Home birth and hospital birth trends in Bo, Sierra Leone
ABSTRACT As of April 2010, all maternity care at government healthcare facilities in Sierra Leone is provided at no cost to patients. In late 2010, we conducted a community health census of 18 sections of the city of Bo (selected via randomized cluster sampling from 68 total sections). Among the 3421 women with a history of pregnancy who participated in the study, older women most often reported having a history of both home and hospital deliveries, while younger women showed a preference for hospital births. The proportion of lastborn children delivered at a healthcare facility increased from 71.8% of offspring 10-14 years old to 81.1% of those one to nine years old and 87.3% of infants born after April 2010. These findings suggest that the new maternal healthcare initiative has accelerated an existing trend toward a preference for healthcare facility births, at least in some urban parts of Sierra Leone.
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ABSTRACT: This study demonstrates the use of bootstrap methods to estimate the total population of urban and periurban areas using satellite imagery and limited survey data. We conducted complete household surveys in 20 neighborhoods in the city of Bo, Sierra Leone, which collectively were home to 25,954 persons living in 1,979 residential structures. For five of those twenty sections, we quantized the rooftop areas of structures extracted from satellite images. We used bootstrap statistical methods to estimate the total population of the pooled sections, including the associated uncertainty intervals, as a function of sample size. Evaluations based either on rooftop area per person or on the mean number of occupants per residence both converged on the true population size. We demonstrate with this simulation that demographic surveys of a relatively small proportion of residences can provide a foundation for accurately estimating the total population in conjunction with aerial photographs.PLoS ONE 11/2014; 9(11):e11224. DOI:10.1371/journal.pone.0112241 · 3.53 Impact Factor
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ABSTRACT: In 2012, we interviewed a population-based sample of 285 young adult residents (age 18-35 years) of the city of Bo, Sierra Leone, about their attitudes toward and experience with voluntary testing and counseling (VCT) for HIV. In total, 33 % of the participants (44 % of women and 25 % of men) reported having been tested for HIV at least once. More than 85 % of those not previously tested indicated a willingness to be tested in the near future, but untested participants were nearly twice as likely as tested participants to report fears about family/partner rejection, job loss, and other potential consequences of testing. More than 90 % of participants expressed a high desire for testing privacy, and the majority reported a preference for VCT at a facility far from home where no one would know them. Social barriers to HIV testing remain a challenge for HIV prevention in Sierra Leone.Journal of Community Health 11/2013; 39(3). DOI:10.1007/s10900-013-9788-4 · 1.28 Impact Factor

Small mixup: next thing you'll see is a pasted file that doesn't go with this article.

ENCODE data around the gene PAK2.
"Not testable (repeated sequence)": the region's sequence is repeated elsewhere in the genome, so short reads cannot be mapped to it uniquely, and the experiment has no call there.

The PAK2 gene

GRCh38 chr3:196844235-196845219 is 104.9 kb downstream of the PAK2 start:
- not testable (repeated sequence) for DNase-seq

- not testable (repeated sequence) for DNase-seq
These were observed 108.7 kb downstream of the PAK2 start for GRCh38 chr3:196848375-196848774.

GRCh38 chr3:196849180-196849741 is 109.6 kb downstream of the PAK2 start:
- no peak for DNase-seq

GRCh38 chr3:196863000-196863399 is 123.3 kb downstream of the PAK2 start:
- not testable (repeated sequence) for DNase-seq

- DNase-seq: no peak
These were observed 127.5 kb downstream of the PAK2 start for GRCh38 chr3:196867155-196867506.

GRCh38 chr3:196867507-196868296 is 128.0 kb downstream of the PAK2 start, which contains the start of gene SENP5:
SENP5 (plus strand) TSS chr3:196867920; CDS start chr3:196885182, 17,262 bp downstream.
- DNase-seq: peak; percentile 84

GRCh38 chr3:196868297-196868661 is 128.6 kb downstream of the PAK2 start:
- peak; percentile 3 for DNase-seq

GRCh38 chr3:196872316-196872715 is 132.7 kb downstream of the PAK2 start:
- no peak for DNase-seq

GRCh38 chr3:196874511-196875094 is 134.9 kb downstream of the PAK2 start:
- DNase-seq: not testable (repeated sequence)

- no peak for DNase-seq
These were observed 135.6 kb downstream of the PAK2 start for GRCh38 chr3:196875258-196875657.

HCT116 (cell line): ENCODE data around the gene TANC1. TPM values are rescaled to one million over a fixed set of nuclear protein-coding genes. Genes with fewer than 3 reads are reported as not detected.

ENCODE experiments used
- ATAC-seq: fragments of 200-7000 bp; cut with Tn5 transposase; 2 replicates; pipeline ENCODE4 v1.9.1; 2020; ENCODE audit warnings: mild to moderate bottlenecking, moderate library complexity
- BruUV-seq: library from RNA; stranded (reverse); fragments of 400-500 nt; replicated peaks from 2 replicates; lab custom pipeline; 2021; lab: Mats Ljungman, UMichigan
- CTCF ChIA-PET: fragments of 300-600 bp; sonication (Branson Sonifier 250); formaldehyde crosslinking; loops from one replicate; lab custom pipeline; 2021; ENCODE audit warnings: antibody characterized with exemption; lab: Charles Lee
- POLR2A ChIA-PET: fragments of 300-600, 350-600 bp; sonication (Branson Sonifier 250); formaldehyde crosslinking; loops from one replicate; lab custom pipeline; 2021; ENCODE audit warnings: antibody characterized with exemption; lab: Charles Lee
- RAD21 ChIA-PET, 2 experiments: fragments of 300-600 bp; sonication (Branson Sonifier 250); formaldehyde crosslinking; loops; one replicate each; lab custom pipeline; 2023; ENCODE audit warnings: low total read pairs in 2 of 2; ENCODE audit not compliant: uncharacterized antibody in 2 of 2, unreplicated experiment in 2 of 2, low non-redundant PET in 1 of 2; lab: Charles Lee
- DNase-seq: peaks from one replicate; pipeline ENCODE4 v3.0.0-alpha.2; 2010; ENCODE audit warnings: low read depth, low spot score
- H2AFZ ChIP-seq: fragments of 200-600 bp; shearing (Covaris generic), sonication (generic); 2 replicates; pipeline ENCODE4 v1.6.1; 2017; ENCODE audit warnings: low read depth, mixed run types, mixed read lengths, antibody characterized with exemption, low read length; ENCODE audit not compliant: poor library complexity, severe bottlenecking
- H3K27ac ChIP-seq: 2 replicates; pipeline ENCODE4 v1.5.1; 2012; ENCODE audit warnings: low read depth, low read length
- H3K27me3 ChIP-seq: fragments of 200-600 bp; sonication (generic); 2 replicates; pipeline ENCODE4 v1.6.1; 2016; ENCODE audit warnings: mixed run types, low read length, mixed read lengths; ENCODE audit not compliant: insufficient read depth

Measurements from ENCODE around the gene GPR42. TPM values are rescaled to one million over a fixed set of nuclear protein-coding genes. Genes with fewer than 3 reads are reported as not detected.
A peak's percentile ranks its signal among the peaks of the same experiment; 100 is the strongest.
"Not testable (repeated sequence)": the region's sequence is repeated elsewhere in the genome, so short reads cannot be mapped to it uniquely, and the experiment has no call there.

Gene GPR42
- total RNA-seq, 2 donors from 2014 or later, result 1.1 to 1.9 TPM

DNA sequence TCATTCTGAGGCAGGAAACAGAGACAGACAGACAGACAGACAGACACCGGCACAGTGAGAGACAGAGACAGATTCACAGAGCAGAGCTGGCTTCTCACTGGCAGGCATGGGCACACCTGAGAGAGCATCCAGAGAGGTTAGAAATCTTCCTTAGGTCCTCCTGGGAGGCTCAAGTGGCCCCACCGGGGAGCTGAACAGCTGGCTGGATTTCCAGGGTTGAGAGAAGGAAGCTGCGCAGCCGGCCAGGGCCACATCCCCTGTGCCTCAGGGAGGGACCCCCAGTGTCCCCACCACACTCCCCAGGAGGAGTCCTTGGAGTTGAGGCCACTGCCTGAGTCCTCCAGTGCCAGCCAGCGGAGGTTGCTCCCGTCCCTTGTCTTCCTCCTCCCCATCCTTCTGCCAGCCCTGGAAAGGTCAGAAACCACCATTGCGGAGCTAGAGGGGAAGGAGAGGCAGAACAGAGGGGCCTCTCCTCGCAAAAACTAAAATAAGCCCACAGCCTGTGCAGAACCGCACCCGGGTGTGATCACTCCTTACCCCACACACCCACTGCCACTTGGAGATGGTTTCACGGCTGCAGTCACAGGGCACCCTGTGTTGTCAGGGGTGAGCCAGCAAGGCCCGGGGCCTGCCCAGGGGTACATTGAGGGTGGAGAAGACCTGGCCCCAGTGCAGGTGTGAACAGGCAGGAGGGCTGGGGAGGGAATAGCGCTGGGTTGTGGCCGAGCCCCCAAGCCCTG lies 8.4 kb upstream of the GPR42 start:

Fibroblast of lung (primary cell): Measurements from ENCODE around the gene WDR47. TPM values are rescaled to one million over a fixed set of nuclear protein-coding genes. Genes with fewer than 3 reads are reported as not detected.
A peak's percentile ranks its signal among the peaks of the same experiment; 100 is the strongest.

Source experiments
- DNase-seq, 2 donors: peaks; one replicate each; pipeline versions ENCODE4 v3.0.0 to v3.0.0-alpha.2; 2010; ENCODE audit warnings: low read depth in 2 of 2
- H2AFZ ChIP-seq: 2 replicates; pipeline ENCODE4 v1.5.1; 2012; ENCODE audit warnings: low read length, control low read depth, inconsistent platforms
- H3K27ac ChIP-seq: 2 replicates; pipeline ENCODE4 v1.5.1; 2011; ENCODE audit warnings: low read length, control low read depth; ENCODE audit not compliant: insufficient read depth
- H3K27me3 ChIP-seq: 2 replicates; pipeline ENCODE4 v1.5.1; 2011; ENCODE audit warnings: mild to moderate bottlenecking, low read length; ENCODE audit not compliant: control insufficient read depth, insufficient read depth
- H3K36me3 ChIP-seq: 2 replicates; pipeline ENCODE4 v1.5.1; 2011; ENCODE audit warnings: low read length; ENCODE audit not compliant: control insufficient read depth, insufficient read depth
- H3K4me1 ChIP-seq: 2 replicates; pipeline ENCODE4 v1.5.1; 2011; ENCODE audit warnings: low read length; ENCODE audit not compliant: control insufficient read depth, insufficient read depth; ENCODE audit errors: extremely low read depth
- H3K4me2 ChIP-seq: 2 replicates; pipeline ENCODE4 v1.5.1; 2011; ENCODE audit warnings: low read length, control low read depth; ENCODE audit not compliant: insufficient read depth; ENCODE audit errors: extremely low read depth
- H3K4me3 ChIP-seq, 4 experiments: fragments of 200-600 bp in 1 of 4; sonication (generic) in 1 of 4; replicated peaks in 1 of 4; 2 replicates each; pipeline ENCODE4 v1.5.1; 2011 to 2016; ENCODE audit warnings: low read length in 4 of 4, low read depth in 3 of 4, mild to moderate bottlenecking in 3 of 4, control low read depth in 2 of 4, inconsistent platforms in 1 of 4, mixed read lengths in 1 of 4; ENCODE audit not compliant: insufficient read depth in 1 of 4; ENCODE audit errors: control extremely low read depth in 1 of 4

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ABSTRACT: Background The purpose of this study was to examine malaria testing practices and preferences in Bo, Sierra Leone, and to ascertain interest in and willingness to take a home-based rapid diagnostic test administered by a community health volunteer (CHV) or a trained family member rather than travelling to a clinical facility for laboratory-based testing.Methods A population-based, cross-sectional survey of 667 randomly-sampled rural households and 157 urban households was conducted in December 2013 and January 2014. Results Among rural residents, 69% preferred a self/family- or CHV-conducted home-based malaria test and 20% preferred a laboratory-based test (with others indicating no preference). Among urban residents, these numbers were 38% and 44%, respectively. If offered a home-based test, 28% of rural residents would prefer a self/family-conducted test and 68% would prefer a CHV-assisted test. For urban residents, these numbers were 21% and 77%. In total, 36% of rural and 63% of urban residents reported usually taking a diagnostic test to confirm suspected malaria. The most common reasons for not seeking malaria testing were the cost of testing, waiting to see if the fever resolved on its own, and not wanting to travel to a clinical facility for a test. In total, 32% of rural and 27% of urban participants were very confident they could perform a malaria test on themselves or a family member without assistance, 50% of rural and 62% of urban participants were very confident they could perform a test after training, and 56% of rural and 33% of urban participants said they would pay more for a home-based test than a laboratory-based test. Conclusion Expanding community case management of malaria to include home testing by CHVs and family members may increase the proportion of individuals with febrile illnesses who confirm a positive diagnosis prior to initiating treatment.Malaria Journal 02/2015; DOI:10.1186/s12936-015-0582-x · 3.49 Impact Factor